Last week, the proposal to turn W Burnside and NW Couch into two one-way streets (a "couplet") hit a road bump—the Portland Planning Commission voted 3-1 to recommend that the city not go forward with the decade-old idea.
In December 2006, Commissioner Sam Adams unveiled his proposal for the Burnside/Couch couplet, which would stretch from NW 2nd to 19th and include a streetcar line. The idea is to increase pedestrian safety, improve the flow of traffic, and spark redevelopment along Burnside.
The proposal had gone through a "citizens advisory committee" and a "stakeholder advisory committee" (groups made up of neighbors and business owners), but since there are city planning elements to the proposal, Adams opted to let the Planning Commission take a stab at it.
The result: a big fat "No."
Instead, the panel has recommended more mild "enhancements" to Burnside to fix its problems. The commission prepared a letter, claiming that most of the couplet plan's benefits could actually be achieved through minor fixes. A working memo that the letter is based on features a "matrix" of sorts, with talking points against the couplet idea—including claims that the project will take 8-10 years, and that development is already happening on Burnside without tearing up the streets.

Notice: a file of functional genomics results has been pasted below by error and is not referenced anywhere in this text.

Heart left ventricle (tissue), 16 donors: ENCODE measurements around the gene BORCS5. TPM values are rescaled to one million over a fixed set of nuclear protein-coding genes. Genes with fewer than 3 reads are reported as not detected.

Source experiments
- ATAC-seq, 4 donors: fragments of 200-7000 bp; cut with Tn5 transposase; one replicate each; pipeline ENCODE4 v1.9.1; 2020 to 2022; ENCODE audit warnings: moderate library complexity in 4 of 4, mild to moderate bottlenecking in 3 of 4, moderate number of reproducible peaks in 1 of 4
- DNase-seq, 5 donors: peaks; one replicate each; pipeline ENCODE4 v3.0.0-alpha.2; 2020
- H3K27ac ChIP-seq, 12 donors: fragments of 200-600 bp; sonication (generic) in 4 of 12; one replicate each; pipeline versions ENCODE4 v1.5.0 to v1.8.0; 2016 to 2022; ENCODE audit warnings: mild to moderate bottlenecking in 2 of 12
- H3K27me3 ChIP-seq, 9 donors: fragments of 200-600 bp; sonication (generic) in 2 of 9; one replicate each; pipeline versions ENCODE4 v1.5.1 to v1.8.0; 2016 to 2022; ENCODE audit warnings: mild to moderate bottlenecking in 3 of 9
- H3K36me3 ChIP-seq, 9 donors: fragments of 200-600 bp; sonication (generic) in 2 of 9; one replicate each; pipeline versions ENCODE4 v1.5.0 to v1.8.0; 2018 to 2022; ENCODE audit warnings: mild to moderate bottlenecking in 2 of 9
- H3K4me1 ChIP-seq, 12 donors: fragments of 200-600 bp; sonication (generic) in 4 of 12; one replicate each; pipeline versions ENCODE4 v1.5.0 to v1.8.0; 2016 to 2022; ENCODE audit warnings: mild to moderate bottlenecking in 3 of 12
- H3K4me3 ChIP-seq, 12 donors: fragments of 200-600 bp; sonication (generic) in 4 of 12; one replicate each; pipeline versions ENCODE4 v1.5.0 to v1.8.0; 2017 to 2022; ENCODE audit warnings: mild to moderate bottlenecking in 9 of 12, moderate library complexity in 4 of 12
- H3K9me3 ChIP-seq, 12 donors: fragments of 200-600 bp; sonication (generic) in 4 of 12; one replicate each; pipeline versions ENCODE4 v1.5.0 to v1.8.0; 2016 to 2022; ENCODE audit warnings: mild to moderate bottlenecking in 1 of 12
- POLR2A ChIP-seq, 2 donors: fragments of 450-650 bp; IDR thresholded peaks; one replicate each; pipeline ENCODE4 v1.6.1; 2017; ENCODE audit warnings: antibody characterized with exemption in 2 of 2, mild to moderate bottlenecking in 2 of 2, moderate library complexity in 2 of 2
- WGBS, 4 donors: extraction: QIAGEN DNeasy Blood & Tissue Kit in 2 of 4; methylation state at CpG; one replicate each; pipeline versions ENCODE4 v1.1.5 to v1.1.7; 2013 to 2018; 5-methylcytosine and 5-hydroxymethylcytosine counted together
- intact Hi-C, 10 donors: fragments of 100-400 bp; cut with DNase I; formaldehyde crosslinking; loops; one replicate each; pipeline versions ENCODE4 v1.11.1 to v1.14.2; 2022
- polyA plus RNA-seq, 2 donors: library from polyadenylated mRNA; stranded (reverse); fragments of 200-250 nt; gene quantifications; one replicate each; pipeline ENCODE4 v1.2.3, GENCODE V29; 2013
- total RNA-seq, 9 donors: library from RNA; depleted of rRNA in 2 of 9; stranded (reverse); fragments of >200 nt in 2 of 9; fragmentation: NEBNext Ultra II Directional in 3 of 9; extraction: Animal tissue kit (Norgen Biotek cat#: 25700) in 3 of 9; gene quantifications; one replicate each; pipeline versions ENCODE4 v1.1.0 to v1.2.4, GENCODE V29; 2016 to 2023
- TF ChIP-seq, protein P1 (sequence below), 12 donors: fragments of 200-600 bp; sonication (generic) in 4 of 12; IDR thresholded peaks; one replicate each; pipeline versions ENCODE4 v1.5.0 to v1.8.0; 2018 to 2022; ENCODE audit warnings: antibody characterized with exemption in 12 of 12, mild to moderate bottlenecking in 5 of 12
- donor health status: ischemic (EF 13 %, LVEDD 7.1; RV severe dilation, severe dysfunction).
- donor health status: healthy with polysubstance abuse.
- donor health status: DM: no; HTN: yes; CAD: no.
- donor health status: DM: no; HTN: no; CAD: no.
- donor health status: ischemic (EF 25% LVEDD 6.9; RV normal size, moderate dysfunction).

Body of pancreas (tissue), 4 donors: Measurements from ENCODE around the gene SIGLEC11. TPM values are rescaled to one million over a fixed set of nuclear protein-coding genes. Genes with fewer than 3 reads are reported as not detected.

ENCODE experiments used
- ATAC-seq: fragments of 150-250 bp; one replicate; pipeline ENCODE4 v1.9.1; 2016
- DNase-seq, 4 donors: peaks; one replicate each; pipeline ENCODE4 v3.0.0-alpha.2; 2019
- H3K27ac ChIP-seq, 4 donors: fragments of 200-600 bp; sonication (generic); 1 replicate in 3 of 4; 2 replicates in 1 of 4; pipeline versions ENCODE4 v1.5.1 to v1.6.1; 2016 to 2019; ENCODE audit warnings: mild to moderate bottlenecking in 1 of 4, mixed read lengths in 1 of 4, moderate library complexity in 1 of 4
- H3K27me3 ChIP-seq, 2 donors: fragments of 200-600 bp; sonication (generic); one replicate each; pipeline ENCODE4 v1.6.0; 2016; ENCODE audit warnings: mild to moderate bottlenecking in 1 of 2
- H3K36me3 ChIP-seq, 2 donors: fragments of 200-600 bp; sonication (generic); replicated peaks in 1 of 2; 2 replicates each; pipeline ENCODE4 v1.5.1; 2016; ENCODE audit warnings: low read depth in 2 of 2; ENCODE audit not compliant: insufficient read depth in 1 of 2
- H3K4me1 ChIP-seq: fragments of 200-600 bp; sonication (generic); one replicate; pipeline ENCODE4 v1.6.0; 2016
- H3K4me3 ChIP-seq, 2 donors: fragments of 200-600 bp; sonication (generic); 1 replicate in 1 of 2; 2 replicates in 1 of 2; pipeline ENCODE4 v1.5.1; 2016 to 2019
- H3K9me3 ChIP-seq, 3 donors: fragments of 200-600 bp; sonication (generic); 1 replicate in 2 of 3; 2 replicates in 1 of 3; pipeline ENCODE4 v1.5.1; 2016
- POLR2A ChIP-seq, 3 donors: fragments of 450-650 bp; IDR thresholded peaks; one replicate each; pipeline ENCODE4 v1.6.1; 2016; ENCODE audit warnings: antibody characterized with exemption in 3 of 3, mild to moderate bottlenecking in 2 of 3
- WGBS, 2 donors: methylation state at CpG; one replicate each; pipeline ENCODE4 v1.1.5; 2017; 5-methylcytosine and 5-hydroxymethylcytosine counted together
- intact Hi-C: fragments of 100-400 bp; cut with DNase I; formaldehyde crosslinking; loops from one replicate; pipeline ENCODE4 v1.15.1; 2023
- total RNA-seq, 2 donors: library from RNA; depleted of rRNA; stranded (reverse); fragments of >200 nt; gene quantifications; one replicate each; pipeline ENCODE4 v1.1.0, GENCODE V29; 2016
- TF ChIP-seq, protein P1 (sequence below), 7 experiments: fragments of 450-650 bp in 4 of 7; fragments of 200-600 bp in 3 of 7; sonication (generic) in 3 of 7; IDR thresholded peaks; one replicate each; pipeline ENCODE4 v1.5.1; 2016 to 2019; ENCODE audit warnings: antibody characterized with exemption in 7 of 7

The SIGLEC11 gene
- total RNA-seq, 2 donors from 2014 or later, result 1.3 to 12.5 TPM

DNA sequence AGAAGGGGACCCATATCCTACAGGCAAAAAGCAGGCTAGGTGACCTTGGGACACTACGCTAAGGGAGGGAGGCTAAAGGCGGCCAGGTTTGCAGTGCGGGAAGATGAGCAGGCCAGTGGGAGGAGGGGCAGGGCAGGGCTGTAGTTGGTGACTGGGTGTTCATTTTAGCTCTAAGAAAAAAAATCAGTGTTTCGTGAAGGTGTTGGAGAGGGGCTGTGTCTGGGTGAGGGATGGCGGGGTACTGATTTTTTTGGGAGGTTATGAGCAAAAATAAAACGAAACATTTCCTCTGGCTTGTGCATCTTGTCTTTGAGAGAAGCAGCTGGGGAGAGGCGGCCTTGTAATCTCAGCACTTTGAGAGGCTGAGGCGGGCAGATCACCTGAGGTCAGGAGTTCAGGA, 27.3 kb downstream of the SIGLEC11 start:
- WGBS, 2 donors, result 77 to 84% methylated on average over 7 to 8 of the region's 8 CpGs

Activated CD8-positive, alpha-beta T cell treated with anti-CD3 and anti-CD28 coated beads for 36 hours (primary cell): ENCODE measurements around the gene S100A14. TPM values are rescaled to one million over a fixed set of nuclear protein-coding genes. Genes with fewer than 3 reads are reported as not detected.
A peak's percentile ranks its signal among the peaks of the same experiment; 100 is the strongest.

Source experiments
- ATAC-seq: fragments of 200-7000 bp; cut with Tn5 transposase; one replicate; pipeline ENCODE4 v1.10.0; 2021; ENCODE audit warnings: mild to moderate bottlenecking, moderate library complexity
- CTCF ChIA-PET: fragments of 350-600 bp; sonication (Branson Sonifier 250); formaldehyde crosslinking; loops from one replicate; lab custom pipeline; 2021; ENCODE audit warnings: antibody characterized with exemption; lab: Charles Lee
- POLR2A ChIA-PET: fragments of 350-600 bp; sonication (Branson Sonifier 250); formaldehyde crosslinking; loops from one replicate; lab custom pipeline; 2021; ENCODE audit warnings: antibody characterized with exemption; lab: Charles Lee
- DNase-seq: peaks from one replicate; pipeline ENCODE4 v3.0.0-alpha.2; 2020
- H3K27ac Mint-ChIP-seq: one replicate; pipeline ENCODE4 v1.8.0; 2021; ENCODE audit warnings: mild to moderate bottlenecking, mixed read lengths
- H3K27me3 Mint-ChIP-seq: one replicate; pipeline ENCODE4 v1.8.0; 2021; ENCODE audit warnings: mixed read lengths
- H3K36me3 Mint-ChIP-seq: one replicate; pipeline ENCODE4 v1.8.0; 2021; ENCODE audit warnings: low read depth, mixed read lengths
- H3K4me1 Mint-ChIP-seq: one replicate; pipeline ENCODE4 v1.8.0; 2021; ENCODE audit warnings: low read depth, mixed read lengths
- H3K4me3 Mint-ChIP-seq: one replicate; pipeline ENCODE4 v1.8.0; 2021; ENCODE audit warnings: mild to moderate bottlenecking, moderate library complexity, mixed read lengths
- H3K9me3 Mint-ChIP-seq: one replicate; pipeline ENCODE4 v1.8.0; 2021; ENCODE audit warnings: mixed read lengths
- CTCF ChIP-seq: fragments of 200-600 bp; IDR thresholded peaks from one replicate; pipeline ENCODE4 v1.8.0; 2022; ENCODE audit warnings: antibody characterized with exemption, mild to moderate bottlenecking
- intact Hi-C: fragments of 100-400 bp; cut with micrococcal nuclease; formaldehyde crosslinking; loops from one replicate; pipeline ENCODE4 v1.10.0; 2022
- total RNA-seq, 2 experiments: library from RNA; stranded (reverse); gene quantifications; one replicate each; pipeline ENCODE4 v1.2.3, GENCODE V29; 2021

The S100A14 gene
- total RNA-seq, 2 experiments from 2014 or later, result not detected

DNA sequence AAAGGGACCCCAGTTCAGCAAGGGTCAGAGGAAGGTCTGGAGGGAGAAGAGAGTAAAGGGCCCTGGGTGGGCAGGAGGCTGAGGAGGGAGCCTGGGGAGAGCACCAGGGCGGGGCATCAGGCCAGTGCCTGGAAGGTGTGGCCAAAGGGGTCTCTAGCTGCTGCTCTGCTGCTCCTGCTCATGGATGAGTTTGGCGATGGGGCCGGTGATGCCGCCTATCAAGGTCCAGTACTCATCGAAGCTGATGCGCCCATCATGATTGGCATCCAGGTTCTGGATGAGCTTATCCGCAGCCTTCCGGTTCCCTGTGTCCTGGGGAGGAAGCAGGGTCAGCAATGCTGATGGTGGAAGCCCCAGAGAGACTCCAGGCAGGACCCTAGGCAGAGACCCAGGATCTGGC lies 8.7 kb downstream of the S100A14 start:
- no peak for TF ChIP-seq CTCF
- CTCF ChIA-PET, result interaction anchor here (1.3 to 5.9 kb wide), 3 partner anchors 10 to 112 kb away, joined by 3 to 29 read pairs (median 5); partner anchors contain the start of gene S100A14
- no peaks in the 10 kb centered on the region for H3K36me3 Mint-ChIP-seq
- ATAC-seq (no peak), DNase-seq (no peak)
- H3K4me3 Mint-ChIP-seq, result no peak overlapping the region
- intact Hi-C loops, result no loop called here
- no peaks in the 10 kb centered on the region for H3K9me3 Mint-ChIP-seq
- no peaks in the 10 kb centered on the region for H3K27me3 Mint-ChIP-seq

Adams' office has strenuously denied those arguments, issuing a response to the memo stating that the project will only take 2-3 years, and that many large developers—like Harsch Investment Properties—are holding off on hundreds of millions of dollars in investments on Burnside until the couplet is approved.
The recommendation isn't stopping Adams from moving ahead with his proposal—the Planning Commission is an advisory group, meaning that its recommendations are nonbinding. The project is expected to go before council on March 29.
"I listened to the reasons for the commission's vote, and they were very helpful to me going forward," Adams says. "But I don't think I was successful in helping them see the big picture. Their focus was on not changing the Brewery blocks, and they were willing to throw away Burnside in the process. We'll just have to disagree."